Dozens of people have benefited from a pop-up Covid-19 vaccination clinic in Waitara in North Taranaki, set up to increase immunization rates following the Covid-19 outbreak in Auckland.
Just over 13 percent of the general population over the age of 16 are fully vaccinated in Taranaki and the Maori rate is less than 10 percent.
Maori health provider Tui Ora is delivering the vaccine in partnership with the Taranaki District Health Board on the coast and north of Taranaki.
He relocated his Waitara clinic to the Knox Church Community Hall to allow him to double the number of injections he could give while maintaining social distancing.
Clinical nurse leader Robyn Taylor said demand had increased.
“There is even more response now from alert level 4. Even some kaimahi [staff members] who were going to be vaccinated have come now and also want to be vaccinated, so we have had a much greater response to people who want it.
“Normally in Waitara, because it is a smaller site, we usually serve about 70 people, but today we have increased it to about 150 and tomorrow to 150 just to accommodate the response.”
Taylor said the clinic would remove the backlog created when it closed on the first day of closure, cater to reservations and make a small number of walk-ins.
She said that although the clinic was for everyone, Tangata whenua appreciated that the vaccine was being administered by a Maori healthcare provider.
“Through no fault of any particular body, I think there is a lot of mistrust of the institutions, DHB and things like that. And I think we have built a good relationship with our community and Waitara is a very high Maori community, so we specifically wanted to to be here to answer that call and we have had a great acceptance from the Maori here in Waitara. “
Taylor said that with Covid-19 in the Auckland community, the time for complacency had passed.
Tui Ora would open similar pop-up vaccination clinics in Urenui and Mōkau next week.
Johnstone Noble, 66, was waiting for his chance in Waitara.
He admitted that he had put it off because his wife was ill.
“It was also booked at the Waitara pharmacy, but I have been waiting because I am waiting for my wife to receive feedback from her specialist [about whether she could have the vaccine] but because I’m the one who has to go out and do all the shopping and I have no objection to coming in today and doing it. “
Viviana Musca thought that getting an injection was the right thing to do.
“Because it is a duty for me, to protect my family, to protect the members of my community. It is supposed to be a moral duty for everyone, for everyone. So I think it’s a great thing.”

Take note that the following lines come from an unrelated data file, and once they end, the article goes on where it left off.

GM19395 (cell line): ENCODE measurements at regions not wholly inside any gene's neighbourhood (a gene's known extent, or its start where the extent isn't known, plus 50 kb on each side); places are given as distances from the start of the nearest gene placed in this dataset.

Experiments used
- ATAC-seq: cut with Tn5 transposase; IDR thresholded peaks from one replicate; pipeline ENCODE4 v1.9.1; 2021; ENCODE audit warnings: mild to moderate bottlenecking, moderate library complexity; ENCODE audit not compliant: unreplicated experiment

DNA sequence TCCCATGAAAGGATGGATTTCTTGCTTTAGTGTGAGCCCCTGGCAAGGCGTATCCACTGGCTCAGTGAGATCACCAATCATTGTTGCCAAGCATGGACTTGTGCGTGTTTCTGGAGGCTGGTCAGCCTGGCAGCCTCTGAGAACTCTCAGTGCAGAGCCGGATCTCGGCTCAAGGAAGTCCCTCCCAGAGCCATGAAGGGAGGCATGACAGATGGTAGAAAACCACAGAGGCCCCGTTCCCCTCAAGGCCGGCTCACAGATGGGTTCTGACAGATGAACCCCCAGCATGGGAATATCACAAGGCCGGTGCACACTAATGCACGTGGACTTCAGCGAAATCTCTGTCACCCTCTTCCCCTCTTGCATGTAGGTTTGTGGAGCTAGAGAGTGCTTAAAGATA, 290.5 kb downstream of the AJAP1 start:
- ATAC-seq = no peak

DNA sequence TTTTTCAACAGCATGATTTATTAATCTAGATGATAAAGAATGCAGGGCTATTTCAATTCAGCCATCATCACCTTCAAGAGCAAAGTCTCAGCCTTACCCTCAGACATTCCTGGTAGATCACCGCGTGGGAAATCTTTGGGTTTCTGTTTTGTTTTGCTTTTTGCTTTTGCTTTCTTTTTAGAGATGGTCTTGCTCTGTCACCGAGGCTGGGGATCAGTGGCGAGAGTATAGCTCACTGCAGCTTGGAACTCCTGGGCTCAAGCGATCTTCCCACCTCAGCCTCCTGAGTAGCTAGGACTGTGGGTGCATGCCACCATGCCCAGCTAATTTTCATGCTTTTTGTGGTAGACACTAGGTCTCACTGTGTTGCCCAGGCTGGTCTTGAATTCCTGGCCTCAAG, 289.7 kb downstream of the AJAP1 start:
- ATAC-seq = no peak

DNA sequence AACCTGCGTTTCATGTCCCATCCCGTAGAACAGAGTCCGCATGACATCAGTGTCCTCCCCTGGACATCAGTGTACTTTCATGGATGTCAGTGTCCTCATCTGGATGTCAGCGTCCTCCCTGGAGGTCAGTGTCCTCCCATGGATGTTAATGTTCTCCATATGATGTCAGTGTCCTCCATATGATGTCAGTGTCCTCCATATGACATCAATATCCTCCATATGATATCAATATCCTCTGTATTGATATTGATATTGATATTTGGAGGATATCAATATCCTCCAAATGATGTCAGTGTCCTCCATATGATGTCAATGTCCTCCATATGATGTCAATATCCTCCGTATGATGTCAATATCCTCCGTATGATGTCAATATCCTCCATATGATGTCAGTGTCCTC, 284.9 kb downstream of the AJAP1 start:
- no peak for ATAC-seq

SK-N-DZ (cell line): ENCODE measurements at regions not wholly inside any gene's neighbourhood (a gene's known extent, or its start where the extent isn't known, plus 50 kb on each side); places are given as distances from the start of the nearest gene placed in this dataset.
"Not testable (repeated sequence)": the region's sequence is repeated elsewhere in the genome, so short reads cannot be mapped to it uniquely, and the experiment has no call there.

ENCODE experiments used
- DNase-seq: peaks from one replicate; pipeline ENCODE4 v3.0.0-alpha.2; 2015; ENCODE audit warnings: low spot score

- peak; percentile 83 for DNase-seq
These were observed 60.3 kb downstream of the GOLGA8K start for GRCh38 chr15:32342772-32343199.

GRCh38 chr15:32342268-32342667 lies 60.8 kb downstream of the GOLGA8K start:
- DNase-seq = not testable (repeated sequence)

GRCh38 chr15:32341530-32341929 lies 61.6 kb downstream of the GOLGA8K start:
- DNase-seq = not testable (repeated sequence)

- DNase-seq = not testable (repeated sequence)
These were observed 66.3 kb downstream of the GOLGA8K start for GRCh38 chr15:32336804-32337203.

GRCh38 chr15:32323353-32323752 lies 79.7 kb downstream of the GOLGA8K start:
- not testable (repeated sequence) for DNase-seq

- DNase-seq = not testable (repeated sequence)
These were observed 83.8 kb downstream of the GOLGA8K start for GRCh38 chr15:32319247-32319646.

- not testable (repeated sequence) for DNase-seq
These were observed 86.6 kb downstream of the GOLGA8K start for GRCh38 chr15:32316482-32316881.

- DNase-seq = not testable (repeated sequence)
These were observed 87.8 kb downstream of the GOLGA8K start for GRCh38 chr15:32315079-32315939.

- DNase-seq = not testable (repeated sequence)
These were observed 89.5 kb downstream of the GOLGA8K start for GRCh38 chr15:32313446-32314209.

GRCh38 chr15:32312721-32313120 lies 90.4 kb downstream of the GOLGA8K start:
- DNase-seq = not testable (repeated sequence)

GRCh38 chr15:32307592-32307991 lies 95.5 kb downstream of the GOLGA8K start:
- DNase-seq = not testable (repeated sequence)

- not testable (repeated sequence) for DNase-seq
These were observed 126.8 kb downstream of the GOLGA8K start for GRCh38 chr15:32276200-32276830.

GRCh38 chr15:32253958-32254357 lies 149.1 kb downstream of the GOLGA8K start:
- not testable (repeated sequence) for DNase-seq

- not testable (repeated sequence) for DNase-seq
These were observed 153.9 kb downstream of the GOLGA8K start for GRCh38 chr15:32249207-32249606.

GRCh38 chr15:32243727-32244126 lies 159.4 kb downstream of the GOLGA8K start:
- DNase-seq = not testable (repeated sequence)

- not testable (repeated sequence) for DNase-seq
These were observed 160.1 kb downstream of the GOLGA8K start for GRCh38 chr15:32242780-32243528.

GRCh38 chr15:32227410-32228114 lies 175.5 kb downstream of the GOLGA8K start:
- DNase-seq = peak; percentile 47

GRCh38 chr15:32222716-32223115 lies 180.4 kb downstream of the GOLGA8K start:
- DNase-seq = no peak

Supermarket worker Kathy Height had changed the vaccine.
“I wasn’t going to do it and then I have older parents. I thought, oh yeah, whatever, you know, but then I thought not with where I work and my parents are in my bubble, I would like to keep them safe too. because they are old. “
She said the situation on the other side of the ditch helped her change her mind.
“Like Australia, what’s going on there is like it’s never going to go away and at the end of the day all it is is a little bump on the arm twice and then you’re protected.”
If more motivation was needed to get the vaccine, you just had to visit the queue for covid tests at the Taranaki Base Hospital in New Plymouth.
Many people were concerned that they had brought the virus to Taranaki.
This driver, whom RNZ agreed not to name, had a similar story to others in line.
“My daughter has just arrived from Auckland and has a possible contact with someone from 101 Bar.”
The same goes for this mother.
“The daughters have just come back from Auckland and there was a place of interest, so he just got tested.”
Some in the queue also had symptoms.
“We have a bit of a runny nose and we were in Auckland so we thought we’d go get tested.”
The Taranaki District Board of Health said about 500 people were screened across the province on Wednesday and 160 had been swabbed in New Plymouth early afternoon yesterday.
So far no one has tested positive.
The DHB was opening its main vaccination centers in New Plymouth and Hāwera again on Friday, but warned people coming for vaccinations to wear a mask, maintain social distancing and be prepared for delays.
This is an official COVID-19 ALERT.
All New Zealand You are now at Covid-19 Alert Level 4.
The alert level will be reviewed after 3 days for all areas EXCEPT Auckland and the Coromandel Peninsula, which will likely remain at level 4 for an initial period of 7 days.
A community case of Covid-19 has been identified.
Stay at home whenever possible and follow level 4 alert guidelines. This will stop the spread of COVID-19 and SAVE LIVES.
All are asked to:
Wear a mask and keep a distance of 2 meters from others when you leave your house.
If you are sick, call your doctor or Healthline on 0800 358 5453 for advice on getting tested.
Keep scanning QR codes every time you leave your home.
Practice good hygiene: wash your hands often.
Services that include supermarkets, pharmacies, clinics and gas stations will remain open at alert level 4. Face covers are mandatory for all people, both employees and customers, in companies and services that operate at alert level 4 that involve contact with the client.
For more information on Alert Level 4, go to [the government website www.covid19.govt.nz]
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Kia Kaha – Stay strong